"Our interest in Taiwan, especially as it relates to these military sales, is to promote peace and stability across the strait, across the region," State Department spokeswoman Morgan Ortagus told reporters.
"So there is no change of course in our long-standing one-China policy," she said.
"I don't see our notification here as anything other than complying with the Taiwan Relations Act," she said, referring to the law passed by Congress in 1979 that requires the United States to ensure that the island has the means to defend itself.
It was the biggest US arms sale in years to the self-governing democracy, where China's defeated nationalists fled in 1949 and which Beijing considers a province awaiting reunification.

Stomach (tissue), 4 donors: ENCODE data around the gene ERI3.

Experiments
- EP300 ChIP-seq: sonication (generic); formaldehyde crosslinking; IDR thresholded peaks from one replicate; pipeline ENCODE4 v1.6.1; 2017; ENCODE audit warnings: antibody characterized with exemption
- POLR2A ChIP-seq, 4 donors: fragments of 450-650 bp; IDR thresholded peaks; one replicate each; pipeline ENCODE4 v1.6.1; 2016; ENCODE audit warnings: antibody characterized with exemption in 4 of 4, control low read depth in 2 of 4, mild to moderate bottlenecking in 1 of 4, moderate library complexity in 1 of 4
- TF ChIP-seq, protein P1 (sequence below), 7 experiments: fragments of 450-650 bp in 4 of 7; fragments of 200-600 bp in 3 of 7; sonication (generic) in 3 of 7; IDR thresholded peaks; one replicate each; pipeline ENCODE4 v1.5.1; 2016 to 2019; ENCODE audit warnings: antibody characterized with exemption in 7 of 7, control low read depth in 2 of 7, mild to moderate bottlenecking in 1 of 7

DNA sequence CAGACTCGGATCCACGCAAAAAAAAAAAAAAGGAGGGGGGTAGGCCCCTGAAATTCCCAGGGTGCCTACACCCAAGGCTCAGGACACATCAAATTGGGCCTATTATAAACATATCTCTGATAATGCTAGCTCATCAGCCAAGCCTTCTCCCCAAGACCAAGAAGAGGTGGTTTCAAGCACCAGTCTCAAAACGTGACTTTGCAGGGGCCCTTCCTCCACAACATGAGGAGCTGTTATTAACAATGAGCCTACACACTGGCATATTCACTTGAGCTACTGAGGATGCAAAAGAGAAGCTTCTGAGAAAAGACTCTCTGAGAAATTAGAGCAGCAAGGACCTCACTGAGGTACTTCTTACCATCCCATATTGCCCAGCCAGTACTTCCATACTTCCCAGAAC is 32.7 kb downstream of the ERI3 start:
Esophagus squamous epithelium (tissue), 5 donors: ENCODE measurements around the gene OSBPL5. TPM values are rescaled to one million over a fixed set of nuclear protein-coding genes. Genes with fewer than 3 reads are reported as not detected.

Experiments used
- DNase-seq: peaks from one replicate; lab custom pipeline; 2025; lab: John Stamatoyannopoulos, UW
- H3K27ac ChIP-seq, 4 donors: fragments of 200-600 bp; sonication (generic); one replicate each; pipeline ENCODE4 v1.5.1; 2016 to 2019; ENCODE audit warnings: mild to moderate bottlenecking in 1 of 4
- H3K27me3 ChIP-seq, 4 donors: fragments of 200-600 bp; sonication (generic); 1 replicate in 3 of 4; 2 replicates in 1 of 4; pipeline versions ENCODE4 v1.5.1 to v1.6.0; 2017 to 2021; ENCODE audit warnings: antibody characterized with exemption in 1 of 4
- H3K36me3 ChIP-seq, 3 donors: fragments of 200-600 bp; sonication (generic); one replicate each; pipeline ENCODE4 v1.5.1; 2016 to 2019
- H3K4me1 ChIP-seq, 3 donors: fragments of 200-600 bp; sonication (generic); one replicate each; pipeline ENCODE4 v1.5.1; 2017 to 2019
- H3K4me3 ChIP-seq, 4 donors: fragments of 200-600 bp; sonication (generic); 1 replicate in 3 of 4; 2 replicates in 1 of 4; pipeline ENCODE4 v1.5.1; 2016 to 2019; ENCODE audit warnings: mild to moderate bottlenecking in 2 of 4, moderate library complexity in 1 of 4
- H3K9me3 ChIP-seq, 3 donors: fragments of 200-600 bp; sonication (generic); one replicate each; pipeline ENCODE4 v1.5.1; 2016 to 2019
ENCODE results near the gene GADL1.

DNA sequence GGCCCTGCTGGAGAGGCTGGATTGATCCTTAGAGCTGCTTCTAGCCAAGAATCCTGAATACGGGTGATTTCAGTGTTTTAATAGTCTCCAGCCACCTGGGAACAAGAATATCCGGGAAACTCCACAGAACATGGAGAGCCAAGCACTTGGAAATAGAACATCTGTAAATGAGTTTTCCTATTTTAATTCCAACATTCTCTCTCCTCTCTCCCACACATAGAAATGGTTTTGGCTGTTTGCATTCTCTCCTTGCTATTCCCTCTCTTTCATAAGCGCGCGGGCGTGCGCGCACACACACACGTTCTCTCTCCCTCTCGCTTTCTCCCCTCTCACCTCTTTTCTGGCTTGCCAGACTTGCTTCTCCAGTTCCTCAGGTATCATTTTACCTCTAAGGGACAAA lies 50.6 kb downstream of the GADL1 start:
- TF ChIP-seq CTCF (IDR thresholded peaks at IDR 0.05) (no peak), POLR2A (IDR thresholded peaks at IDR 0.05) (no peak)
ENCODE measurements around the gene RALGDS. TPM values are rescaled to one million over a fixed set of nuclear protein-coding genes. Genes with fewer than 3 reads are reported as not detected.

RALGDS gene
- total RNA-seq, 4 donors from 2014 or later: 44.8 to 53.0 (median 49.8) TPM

China said it lodged a complaint through diplomatic channels expressing "strong dissatisfaction and resolute opposition" to the sale.
The deal includes 108 M1A2T Abrams tanks, 250 Stinger portable anti-aircraft missiles, related equipment and support at an estimated cost of just over $2.2 billion, according to the Defense Security Cooperation Agency (DSCA).
China has significantly stepped up diplomatic and military pressure on Taipei since the election in 2016 of President Tsai Ing-wen, whose Democratic Progressive Party refuses to acknowledge that the island is part of "One China".